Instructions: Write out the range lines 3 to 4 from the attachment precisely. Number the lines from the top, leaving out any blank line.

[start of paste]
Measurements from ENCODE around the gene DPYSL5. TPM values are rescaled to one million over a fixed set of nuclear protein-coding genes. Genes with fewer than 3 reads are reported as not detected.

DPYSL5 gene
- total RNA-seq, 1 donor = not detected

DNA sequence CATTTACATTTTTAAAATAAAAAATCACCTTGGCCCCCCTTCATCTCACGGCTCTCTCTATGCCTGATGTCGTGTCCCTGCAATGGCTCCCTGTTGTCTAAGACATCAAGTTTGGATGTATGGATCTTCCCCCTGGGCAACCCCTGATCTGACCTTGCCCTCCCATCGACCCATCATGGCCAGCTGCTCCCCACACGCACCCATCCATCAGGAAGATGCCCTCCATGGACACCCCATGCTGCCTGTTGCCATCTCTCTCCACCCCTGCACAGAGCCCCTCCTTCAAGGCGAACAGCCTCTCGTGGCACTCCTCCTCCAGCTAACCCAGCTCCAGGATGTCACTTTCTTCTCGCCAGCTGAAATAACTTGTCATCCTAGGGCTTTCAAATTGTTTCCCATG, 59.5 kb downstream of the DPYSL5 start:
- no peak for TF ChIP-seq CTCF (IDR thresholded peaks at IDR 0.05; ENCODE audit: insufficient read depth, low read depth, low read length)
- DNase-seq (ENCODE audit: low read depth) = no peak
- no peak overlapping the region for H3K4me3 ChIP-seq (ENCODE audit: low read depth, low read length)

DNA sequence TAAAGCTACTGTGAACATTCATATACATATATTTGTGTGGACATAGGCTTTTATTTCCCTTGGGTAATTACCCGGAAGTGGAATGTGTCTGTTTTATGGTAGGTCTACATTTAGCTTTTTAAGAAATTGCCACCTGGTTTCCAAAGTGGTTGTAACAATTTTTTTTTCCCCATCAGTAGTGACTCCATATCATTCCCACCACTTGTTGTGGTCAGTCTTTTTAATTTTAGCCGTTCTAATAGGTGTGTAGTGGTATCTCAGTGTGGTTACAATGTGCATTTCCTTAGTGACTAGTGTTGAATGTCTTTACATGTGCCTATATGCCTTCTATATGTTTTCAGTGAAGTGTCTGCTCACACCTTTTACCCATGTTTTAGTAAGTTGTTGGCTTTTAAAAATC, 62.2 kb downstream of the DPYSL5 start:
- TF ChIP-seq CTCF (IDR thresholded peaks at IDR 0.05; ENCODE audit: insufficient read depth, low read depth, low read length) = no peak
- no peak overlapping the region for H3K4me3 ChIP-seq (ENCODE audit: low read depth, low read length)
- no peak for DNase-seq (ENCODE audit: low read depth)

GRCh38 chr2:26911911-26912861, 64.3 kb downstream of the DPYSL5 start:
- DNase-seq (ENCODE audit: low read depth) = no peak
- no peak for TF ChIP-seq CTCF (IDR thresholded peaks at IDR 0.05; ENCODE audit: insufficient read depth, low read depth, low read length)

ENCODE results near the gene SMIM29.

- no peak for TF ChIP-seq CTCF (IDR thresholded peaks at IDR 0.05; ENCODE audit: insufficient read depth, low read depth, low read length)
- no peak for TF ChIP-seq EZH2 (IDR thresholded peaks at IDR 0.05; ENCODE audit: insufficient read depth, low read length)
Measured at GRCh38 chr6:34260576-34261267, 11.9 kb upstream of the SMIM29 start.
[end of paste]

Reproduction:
- total RNA-seq, 1 donor = not detected

DNA sequence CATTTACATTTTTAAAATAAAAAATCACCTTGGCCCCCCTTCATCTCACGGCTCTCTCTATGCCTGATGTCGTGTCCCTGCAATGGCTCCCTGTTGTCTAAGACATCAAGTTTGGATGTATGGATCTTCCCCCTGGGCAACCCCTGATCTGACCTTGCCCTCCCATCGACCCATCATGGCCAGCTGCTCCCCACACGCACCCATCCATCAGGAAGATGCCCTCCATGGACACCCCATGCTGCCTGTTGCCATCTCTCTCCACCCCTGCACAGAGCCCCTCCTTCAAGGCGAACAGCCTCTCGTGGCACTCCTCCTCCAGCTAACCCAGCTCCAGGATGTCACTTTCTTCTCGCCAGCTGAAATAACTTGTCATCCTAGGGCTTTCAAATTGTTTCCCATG, 59.5 kb downstream of the DPYSL5 start: